The advent of CDRs really changed things once again. Suddenly websites like dylantree.com sprang up. People would “tree” bootlegs. One person would make ten copies and send them out to 10 collectors who would each do the same thing and then send back a different bootleg to the person who sent them the new one. You could sign up at various places for these trees as either a “branch” or a “leaf.” I always signed up as a branch and as such I would usually get at least 5 or 10 trades back from my leaves (they’d send you their list and you’d pick what you wanted.) The fourth era is upon us now with broadband and bittorrent. Nowadays you just log onto a website and download what you want. While you’re downloading you’re also sharing the stream with others who are doing the same so that many folks can download the same source faster. Depending upon how many “seeds” there are you might be able to download an entire CD in as little as an hour. Sometimes it can take considerably longer. One of the best things about the bit torrent era is that no one is profiting from this. The music is being shared freely by fans and anyone who tries to sell it is shunned. It’s taken one of the “moral” issues out of collecting bootlegs.
Passaic Night is generally considered to be one of the best ever performances of Bruce Springsteen and The E Street Band. This is a band at it’s very creative and energetic peak. Many would argue that Bruce and the boys are still reaching new peaks and in some ways it’s hard to argue with that. But the pure passion, hunger and fire from the 1978 shows will never be topped. They had something to prove and man did they ever deliver. Bruce never pushed himself or the band so far and so hard before or after this tour. This was long before Bruce was a superstar (that wouldn’t come for another 6 years). This show was the first of three at this intimate theater on home ground in New Jersey. The band had been out on the Darkness tour for four months already. They were untouchable. From the opening blasts of “Badlands” to the closing whirlwind of “Devil With The Blue Dress On/Good Golly Miss Molly/C.C. Rider/Jenny Take A Ride/Raise Your Hand” this three hour show is one highlight after another. Lots of Darkness songs, several new, as yet unreleased songs destined for The River (“Independence Day” and “Point Blank”), the unreleased “Fire” and “Because The Night,” the definitive version of “Backstreets” with the “Sad Eyes” interlude and lots, lots more. Some material from the 1978 tour is available on the official Live 1975-1985 box set. But, if you’ve never heard a full 1978 show from start to finish you haven’t heard the best of Bruce Springsteen. Listening to these shows still gives me goosebumps and shivers. They are almost too good to believe. There are also great recordings from other shows broadcast live on radio including Los Angeles, Cleveland, Atlanta and San Francisco.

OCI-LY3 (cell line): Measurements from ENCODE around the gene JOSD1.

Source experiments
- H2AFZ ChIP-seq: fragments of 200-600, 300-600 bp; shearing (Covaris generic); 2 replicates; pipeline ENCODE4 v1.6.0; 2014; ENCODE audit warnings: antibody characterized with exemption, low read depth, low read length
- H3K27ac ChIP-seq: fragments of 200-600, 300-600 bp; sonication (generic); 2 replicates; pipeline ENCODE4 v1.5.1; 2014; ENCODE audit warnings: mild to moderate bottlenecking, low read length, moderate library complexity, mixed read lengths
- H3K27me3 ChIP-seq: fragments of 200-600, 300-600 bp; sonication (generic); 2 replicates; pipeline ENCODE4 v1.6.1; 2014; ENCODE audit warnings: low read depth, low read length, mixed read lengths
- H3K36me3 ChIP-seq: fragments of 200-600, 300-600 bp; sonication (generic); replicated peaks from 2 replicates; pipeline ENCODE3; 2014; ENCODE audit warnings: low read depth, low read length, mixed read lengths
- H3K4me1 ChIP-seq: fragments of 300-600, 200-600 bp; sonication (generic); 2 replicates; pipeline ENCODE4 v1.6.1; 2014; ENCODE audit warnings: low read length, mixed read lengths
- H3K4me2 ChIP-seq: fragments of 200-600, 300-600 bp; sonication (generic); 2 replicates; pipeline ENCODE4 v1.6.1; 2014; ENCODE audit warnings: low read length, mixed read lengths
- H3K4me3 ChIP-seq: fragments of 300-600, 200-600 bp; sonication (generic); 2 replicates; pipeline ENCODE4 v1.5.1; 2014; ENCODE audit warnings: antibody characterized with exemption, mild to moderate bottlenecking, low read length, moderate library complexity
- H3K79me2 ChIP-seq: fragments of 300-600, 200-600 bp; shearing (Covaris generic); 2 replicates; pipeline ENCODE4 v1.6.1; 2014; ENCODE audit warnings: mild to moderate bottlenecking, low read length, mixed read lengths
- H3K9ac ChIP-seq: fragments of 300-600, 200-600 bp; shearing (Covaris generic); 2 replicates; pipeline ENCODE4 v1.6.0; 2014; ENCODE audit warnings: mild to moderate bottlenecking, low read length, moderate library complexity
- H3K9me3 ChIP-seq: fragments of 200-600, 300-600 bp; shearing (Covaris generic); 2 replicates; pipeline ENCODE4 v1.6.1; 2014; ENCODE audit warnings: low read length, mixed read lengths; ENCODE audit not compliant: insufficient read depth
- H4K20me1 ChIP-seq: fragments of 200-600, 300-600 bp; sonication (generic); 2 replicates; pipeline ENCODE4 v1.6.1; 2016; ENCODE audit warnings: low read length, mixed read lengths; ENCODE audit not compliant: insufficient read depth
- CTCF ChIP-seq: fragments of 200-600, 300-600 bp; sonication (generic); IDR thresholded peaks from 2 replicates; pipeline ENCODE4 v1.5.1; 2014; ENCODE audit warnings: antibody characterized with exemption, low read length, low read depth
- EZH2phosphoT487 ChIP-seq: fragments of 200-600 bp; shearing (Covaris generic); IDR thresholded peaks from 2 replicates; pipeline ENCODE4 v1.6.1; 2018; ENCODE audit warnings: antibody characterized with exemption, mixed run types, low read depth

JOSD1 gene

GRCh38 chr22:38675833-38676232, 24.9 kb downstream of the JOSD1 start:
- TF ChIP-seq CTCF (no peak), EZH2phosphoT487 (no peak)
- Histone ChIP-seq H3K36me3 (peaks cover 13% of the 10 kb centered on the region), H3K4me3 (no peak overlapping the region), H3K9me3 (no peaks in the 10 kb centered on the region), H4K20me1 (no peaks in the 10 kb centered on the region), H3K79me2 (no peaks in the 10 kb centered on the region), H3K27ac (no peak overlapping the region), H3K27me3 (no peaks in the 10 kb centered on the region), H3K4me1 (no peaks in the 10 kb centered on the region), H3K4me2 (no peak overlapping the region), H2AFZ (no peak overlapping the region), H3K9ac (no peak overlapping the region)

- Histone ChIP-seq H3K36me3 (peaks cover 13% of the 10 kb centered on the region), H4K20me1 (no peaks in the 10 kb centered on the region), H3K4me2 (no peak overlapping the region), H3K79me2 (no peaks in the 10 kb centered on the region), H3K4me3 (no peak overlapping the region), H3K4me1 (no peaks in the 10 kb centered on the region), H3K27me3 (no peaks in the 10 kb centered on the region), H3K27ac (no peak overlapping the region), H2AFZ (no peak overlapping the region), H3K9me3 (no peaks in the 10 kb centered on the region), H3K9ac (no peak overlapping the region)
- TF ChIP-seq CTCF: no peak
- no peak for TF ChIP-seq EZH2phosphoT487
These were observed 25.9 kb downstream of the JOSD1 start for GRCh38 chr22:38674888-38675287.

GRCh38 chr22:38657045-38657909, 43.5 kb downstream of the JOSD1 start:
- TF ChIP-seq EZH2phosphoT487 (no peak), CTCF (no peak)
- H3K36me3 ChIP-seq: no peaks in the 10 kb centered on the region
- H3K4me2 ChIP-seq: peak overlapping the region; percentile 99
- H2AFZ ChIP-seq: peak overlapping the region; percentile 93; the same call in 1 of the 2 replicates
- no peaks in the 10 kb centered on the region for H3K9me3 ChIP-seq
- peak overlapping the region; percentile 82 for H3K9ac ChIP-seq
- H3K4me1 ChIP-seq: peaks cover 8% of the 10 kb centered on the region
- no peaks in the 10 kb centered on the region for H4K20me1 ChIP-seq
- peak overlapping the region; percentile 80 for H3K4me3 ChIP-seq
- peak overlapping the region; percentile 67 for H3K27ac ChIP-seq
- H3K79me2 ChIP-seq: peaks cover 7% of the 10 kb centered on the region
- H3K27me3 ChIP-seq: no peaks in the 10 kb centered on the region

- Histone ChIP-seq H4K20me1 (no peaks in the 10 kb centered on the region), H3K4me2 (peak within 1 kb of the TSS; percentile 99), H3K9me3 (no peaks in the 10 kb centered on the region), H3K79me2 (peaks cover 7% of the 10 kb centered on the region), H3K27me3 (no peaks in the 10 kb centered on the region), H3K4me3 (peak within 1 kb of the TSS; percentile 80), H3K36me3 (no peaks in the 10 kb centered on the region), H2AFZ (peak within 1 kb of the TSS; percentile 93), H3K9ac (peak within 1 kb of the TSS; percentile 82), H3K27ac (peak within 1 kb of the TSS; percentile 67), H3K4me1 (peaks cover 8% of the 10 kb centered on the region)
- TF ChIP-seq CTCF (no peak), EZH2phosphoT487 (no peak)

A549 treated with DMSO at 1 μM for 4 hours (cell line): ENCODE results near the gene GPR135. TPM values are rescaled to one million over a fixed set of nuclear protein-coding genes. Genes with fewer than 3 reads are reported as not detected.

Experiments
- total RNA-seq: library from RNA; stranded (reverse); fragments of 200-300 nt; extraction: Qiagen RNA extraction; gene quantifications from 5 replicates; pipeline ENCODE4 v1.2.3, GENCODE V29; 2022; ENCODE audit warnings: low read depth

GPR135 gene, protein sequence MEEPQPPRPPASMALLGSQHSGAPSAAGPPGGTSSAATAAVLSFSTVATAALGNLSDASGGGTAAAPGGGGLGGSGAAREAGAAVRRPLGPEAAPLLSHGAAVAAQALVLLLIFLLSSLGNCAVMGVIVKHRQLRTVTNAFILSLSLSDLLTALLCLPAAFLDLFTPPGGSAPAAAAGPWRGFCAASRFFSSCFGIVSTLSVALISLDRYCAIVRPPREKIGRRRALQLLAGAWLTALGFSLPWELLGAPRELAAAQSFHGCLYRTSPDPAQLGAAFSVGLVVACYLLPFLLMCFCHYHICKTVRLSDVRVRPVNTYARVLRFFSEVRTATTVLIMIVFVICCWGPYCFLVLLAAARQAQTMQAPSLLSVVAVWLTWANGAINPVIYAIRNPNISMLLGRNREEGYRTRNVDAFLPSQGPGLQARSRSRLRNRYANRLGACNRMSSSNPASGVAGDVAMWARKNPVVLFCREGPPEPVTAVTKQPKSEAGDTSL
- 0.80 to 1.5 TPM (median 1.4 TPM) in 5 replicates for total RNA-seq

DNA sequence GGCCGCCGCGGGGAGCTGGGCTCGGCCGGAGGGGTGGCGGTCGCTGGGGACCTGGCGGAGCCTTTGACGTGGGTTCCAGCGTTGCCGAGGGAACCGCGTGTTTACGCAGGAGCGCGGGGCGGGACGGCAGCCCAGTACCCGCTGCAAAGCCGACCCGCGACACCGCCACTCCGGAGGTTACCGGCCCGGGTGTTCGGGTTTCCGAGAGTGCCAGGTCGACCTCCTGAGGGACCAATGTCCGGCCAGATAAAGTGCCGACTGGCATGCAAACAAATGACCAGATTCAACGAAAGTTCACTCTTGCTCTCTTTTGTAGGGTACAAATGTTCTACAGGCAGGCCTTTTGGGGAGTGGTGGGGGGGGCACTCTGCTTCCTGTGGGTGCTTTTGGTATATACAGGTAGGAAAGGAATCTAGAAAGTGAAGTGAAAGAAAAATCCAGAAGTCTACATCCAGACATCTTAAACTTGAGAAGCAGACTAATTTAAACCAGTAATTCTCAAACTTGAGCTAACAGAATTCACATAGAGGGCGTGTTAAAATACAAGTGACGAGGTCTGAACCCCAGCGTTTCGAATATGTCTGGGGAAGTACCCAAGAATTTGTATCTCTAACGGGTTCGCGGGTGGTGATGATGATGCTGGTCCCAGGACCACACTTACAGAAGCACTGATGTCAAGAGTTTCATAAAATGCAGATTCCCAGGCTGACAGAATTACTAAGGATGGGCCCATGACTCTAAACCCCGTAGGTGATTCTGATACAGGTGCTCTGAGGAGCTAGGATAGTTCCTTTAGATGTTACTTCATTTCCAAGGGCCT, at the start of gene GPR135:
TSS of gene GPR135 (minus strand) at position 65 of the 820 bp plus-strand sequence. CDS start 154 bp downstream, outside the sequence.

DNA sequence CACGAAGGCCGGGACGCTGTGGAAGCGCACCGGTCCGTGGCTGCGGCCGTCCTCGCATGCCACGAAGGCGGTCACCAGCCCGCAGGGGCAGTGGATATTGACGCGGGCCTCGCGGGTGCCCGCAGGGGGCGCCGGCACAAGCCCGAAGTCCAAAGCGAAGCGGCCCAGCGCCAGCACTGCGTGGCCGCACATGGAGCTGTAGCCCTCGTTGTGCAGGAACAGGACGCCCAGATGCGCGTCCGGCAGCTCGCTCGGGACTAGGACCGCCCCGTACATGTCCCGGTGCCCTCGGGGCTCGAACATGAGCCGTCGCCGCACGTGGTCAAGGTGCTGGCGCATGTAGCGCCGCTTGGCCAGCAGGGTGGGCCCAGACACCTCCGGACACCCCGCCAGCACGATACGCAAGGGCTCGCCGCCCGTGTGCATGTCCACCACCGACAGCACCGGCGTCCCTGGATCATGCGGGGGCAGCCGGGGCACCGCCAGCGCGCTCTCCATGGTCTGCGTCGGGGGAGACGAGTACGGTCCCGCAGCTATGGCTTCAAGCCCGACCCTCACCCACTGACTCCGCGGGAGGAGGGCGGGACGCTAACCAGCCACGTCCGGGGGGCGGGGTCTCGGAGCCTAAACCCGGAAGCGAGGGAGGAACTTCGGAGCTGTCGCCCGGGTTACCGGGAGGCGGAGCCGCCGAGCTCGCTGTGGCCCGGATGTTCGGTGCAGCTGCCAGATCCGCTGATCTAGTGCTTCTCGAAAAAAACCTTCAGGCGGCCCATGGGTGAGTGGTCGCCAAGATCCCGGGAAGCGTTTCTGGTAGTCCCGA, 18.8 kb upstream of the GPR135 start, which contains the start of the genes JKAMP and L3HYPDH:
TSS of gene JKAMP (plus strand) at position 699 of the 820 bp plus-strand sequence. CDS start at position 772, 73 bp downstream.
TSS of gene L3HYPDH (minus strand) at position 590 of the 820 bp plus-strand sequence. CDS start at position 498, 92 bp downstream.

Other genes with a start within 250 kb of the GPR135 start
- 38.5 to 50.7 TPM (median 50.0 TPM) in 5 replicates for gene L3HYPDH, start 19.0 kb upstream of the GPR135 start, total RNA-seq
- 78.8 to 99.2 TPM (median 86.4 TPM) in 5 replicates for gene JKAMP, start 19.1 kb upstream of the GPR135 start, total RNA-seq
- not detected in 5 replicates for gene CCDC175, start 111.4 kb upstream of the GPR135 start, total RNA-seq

I won’t go too much into the “morality” of bootlegs here. I’ll save that for another post. Let me just say if the labels and the artists would simply released more of this stuff they could put a huge dent in the trading. The Grateful Dead know this. Dylan has done the right thing with the Live 1964, 1966 and 1975 releases and should continue to put out more (1965, 1974, 1978, 1979 and 1980 to start with). Springsteen released the 1975 London Hammersmith show recently and that’s a good start. He’s also been good about releasing live recordings from almost every recent tour. But the archives are what we’re all waiting form. Neil Young has recently released two early 70s shows. I buy ALL this stuff, and so do the other fans I know that collect bootlegs. Put out the archival stuff and we’ll buy it. With the internet, iTunes, etc. these guys should be putting out WAY more of these kinds of things. WAY more.